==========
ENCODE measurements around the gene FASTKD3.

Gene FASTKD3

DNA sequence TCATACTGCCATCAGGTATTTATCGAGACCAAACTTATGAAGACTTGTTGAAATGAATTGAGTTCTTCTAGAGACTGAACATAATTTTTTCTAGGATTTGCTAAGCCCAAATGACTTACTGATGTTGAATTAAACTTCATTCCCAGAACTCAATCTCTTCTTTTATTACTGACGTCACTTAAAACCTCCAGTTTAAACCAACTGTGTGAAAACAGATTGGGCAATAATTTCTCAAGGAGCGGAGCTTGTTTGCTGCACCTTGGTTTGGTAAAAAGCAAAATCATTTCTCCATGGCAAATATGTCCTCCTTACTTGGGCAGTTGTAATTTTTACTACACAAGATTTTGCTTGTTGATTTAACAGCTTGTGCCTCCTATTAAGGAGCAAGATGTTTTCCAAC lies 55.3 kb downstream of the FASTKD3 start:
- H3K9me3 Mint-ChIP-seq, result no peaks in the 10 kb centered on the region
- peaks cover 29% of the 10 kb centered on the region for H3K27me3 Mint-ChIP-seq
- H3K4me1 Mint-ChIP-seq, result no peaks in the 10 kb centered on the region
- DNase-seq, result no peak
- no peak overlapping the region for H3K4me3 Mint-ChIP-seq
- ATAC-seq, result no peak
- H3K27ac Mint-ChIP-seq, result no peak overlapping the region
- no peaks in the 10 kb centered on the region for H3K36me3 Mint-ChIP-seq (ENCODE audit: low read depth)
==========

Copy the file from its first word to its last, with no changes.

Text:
ENCODE measurements around the gene FASTKD3.

Gene FASTKD3

DNA sequence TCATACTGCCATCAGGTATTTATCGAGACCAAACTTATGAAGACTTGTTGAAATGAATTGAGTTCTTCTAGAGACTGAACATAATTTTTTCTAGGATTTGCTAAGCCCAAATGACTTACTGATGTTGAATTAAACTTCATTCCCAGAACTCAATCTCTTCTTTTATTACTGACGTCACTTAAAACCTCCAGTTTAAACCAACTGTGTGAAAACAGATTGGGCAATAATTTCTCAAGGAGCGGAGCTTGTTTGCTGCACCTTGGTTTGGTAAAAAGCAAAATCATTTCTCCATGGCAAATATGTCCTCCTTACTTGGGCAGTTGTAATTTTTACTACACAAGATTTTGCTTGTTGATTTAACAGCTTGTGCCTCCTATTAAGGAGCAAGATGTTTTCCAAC lies 55.3 kb downstream of the FASTKD3 start:
- H3K9me3 Mint-ChIP-seq, result no peaks in the 10 kb centered on the region
- peaks cover 29% of the 10 kb centered on the region for H3K27me3 Mint-ChIP-seq
- H3K4me1 Mint-ChIP-seq, result no peaks in the 10 kb centered on the region
- DNase-seq, result no peak
- no peak overlapping the region for H3K4me3 Mint-ChIP-seq
- ATAC-seq, result no peak
- H3K27ac Mint-ChIP-seq, result no peak overlapping the region
- no peaks in the 10 kb centered on the region for H3K36me3 Mint-ChIP-seq (ENCODE audit: low read depth)